The walls against the cinder block are, as I mentioned earlier, pt 2x4 on the floor, 2x4 studs, with two 2x4s on top - except for two sections where some duct work is located and in those areas, the 2x4 studs have been cut down by about 16in. I have not yet 'finished' attaching the walls - I have one of those .22caliber nail setters to anchor the walls to the flloor and plan on using some galvanized brackets every so often to attach the wall studs to the cinderblock. Of course, where I can, I am also attaching the top of the walls to the above floor joists.

On top of the cinder block, there is a piece of pt lumber (2x6?) onwhich the upper floor joists rest. Now as far as putting up the vapor barrier, if I understand you correctly, I finalize the walls, then place the 4/6mil plastic on the room side of the walls - pushing it back all the way to the cinderblock even though it will have an 'accordion' type look since it has to be on the room side of the 2x4 studs. Then I put the insulation batts inside the wall panels. Then I put the drywall on? Is this correct? Should I tack the V/B lightly to the studs to keep it in place? SHould I cut small holes in the V/B for wiring, etc.?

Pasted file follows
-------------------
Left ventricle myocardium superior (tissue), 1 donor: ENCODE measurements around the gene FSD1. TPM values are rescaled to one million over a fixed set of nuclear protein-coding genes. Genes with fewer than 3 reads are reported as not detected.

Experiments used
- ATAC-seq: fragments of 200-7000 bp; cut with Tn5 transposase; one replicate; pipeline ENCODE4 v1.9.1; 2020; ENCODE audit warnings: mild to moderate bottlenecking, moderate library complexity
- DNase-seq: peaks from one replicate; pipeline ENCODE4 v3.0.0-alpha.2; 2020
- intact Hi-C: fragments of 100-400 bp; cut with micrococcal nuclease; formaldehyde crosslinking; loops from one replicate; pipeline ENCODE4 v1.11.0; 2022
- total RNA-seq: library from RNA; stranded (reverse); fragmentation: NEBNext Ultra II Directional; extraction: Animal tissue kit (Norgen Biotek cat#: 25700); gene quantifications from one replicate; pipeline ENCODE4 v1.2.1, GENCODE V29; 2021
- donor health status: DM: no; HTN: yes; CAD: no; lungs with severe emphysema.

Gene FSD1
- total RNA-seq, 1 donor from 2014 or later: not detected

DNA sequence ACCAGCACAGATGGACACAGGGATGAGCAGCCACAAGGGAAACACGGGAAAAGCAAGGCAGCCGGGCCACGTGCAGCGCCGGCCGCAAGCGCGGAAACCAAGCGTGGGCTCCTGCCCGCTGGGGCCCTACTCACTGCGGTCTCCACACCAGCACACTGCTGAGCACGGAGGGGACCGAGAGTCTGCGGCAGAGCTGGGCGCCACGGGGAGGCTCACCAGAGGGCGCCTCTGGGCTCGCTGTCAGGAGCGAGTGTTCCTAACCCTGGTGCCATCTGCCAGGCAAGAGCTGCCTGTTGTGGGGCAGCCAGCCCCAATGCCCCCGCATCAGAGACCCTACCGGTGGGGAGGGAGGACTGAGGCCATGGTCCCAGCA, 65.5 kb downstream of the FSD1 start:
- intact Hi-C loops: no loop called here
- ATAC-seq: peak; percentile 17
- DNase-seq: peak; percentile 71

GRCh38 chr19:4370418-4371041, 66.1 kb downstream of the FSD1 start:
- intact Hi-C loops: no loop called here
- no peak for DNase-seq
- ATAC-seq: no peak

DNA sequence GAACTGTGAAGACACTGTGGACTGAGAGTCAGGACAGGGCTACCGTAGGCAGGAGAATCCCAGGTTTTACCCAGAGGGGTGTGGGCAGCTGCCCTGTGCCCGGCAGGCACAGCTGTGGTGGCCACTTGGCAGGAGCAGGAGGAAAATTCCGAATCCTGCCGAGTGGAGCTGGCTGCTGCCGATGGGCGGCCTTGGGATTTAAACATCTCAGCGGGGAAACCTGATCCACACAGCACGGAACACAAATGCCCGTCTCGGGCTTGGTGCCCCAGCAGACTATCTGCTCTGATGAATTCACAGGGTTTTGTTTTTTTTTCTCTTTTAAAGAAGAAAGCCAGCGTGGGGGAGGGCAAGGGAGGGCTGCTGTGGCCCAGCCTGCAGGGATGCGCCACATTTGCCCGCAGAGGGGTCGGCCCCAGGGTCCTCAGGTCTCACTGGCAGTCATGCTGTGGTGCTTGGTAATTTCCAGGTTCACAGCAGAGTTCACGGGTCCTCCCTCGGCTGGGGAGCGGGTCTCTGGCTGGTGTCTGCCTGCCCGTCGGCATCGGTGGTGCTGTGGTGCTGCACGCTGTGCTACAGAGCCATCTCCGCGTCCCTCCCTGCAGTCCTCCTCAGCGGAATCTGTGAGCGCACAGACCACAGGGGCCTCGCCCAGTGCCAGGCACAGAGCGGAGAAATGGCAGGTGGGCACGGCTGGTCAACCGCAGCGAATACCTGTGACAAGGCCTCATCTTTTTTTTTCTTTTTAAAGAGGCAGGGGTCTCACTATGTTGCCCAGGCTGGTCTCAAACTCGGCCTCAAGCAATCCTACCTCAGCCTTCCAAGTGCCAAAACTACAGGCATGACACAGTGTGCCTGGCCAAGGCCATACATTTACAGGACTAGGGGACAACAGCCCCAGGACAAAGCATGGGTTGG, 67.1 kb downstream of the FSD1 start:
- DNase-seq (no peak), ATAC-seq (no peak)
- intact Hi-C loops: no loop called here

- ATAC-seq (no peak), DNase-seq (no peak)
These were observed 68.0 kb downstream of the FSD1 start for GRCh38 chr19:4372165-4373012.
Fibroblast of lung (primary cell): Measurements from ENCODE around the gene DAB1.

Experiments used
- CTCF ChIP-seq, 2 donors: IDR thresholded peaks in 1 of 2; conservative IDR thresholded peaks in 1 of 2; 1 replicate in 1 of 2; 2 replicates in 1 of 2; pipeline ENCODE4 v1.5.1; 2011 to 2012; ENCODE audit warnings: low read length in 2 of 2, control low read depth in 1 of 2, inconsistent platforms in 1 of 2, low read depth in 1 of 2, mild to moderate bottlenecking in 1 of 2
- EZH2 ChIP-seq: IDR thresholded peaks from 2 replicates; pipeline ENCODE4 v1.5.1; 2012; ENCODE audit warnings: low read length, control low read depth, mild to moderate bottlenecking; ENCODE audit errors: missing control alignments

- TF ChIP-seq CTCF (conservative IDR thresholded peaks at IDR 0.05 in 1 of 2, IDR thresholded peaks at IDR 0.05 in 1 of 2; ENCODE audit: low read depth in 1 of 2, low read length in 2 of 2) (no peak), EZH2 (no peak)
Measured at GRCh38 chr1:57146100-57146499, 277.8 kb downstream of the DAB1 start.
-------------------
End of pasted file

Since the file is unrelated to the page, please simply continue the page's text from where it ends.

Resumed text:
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Old 02-20-04, 07:17 AM
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The first V/B goes on or over the blocks first. From that sill plate that the joist rest on down to the floor. You nail the bottom P/T plate on the floor and the top plate to the joist. you only use one 2X4 on the top plate not 2 like for a home wall.Shim it if you have too to the joist and nail it to them. You DO NOT naill any wood or other to the block wall make no holes in it at all. Then the R13 in the studs paper to the room and then another 4 mil poly over this then drywall or panel ED
 
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Old 02-20-04, 11:37 AM
PeterO
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OK, I think I have it. Cinder block wall, 4/6mil poly (does it matter what thickness), 2x4 studs with insulation batts between, another 4/6mil poly, drywall.

FWIW though, I need to have the double 2x4 on the top to reach the floor joists above (and I just screws (5in) thruogh the double 2x4 into the floor joist?). At least that is how the walls worked out and I don't want to take them all apart - even though I will have to move them all to put the V/B behind them.

Since I will not be making any holes in the cinderblock, any suggestions about what to do with the two walls that don't go floor to ceiling becuse there is ductwork in the way? I realize this is getting a little off topic (insulation) but you've been so helpful that I will just keep bugging you!